Here's where we are at right now. DIY. Do it yourself. Yes it's daunting. Yes, it's challenging but it's also liberating and exciting. If you've got a computer, a guitar and your hustle dialed in, you can indeed make it happen. You've got every tool in the toolbox right at your fingertips. DIY. Earn it to own it.

You see there's nobody I can play your demo for that's really going to change your world. You've got to change you're own world. There's no Santa Claus in the music game anymore. You've got to put your own presents underneath the tree know what I’m sayin'?!

You've got to gig man

You've got to post shit online.

You've got to make real fans.

Start by getting one fan! One fan that loves what you do. Then get a couple cute chicks to dig it. Then some college kids or a young couple. One person at a time.

After the sold out Atlanta show then other night we had a drink with Lenard and Kristin. They're a great couple who've been together for probably 15 years. We have all grown up together at our shows, which they never miss. They are at every Georgia show I ever play. It's pretty cool to think about how many people they've turned on to our music. They are real fans. You see it's door to door. You're a guitar player and a politician or a salesman. You've got to put in the time. That's what keeping it real is. Hard work.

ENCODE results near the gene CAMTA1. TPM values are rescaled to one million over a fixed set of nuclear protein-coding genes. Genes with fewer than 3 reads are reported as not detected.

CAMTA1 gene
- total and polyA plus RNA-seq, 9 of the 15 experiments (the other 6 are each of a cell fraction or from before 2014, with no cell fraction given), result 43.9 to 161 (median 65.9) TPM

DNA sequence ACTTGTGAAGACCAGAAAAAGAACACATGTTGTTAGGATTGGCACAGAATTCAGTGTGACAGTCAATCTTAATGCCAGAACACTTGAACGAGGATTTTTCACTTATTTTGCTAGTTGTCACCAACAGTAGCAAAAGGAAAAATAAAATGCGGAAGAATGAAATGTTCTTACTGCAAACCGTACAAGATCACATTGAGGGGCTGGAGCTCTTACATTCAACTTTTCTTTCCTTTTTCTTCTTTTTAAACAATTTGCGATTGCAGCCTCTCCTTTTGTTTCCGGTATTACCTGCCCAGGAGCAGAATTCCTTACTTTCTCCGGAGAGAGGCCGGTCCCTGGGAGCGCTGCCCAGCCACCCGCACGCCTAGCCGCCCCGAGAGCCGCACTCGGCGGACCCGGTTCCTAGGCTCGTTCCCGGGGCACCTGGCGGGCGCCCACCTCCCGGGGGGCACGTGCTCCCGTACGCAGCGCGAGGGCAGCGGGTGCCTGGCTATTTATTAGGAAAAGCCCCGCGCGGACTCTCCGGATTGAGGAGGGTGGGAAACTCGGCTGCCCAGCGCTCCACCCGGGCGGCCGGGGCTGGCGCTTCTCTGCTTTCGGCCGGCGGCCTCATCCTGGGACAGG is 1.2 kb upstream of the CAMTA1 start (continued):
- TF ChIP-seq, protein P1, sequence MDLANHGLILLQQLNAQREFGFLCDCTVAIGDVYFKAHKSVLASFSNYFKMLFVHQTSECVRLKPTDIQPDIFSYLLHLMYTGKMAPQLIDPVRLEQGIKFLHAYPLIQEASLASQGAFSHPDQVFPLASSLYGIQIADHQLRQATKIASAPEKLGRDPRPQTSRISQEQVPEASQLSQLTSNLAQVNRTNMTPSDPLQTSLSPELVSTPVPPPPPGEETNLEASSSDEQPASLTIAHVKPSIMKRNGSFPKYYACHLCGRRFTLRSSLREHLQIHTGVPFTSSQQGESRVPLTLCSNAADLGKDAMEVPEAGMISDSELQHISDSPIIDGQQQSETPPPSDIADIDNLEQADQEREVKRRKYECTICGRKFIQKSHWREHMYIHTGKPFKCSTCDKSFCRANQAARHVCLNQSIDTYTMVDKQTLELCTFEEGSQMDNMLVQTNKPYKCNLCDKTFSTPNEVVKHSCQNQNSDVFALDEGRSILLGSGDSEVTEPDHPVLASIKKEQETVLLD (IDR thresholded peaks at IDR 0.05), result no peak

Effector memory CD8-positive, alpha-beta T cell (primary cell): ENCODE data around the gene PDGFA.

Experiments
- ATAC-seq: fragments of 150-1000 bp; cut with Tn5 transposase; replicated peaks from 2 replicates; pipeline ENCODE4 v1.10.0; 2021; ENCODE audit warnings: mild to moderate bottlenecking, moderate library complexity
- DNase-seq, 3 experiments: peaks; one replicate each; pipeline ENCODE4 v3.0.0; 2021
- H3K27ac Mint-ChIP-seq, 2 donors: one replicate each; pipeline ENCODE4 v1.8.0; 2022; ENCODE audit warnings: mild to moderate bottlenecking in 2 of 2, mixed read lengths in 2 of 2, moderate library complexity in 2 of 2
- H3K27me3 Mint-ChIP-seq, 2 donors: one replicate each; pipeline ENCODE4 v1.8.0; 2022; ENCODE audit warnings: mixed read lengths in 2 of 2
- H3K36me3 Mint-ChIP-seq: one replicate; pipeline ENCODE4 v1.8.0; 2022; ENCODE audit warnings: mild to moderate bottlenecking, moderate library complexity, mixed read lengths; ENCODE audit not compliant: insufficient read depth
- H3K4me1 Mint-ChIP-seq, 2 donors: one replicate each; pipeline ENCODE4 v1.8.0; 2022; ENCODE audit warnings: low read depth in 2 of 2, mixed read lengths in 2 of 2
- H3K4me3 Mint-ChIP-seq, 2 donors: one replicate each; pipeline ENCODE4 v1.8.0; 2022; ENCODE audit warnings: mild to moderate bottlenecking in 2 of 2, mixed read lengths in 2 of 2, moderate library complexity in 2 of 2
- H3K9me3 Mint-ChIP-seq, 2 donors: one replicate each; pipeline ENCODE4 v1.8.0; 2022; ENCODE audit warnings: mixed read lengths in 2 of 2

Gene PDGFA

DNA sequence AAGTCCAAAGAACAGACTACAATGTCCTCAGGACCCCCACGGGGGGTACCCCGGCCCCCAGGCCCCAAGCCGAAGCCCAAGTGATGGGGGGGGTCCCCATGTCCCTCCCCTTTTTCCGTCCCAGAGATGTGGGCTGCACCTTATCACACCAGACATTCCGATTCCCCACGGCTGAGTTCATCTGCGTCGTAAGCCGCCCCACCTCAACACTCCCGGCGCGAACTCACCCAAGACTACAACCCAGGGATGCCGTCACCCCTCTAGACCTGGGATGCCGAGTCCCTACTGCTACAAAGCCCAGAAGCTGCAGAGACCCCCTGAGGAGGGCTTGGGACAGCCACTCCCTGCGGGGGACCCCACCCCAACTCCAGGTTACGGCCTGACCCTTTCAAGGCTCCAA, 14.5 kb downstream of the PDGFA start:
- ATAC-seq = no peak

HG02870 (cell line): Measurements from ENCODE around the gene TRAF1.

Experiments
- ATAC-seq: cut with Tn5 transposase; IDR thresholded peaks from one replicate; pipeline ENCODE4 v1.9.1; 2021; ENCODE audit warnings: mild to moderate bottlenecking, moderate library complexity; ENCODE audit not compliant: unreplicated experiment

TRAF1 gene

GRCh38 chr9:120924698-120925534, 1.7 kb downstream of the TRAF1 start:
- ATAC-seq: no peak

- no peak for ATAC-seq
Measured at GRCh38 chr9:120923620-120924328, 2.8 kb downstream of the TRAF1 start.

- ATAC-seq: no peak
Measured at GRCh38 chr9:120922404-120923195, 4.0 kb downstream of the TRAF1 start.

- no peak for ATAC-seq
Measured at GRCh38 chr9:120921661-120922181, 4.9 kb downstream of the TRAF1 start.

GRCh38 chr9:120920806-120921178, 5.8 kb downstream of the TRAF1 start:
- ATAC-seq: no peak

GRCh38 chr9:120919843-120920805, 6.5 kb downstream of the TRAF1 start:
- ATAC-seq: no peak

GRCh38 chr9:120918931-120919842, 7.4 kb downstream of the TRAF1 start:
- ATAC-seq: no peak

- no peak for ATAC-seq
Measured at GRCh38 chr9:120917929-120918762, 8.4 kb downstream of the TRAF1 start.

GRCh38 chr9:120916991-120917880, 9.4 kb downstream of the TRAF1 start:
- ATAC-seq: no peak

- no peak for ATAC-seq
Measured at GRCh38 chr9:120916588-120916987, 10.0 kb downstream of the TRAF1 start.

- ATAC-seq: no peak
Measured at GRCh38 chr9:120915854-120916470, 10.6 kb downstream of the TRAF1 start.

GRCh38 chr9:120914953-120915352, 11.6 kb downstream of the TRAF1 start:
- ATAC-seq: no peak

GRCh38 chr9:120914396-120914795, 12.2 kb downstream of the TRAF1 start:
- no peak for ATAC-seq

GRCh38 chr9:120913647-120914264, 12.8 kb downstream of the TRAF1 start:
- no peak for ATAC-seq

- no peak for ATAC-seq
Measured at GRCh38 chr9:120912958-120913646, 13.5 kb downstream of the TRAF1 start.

Get creative, stay focused give it love, time and hard work. You'll get rich and famous or maybe you won't but you'll get damn good on that guitar. Now go pick up the phone and book some gigs. Then go practice!! I'm going to do the same. I wish I could get you a deal but no one sells records for you except you. Make something you love and figure out a new way to sell it.

For reals. It's the wild west, it's the California gold rush. Many will die, some will get rich. Stake your claim brother, make your world sister!

Good luck! Keep jamming and stay down and dirty.

Thanks, your friend, G. Love

If you want to hear more about where today's music business is headed check out Bob Lefsetz's blog.

G. Love, aka Garrett Dutton, has been the front man and founder of the alternative hip-hop blues group G. Love & Special Sauce since their inception in 1993. Widely known for his upbeat hits "Cold Beverage," "Baby's Got Sauce" and "Hot Cookin'," G. Love returned to his blues and country roots on his latest release, Fixin' To Die (Amazon, iTunes), produced by Scott and Seth Avett. A road dog if one ever existed, G. Love performs roughly 125 shows a year all over the world including Australia, Japan, Brazil, UK, Canada and the U.S. G. Love teamed up with Gretsch to create his own signature model, the Gretsch G. Love Signature Electromatic Corvette, which features a pair of TV Jones® Power'Tron™ pickups, deluxe mini-precision tuners and a cool Phili-green color scheme with competition stripe that would make ANYONE from Philadelphia proud! Check it out here.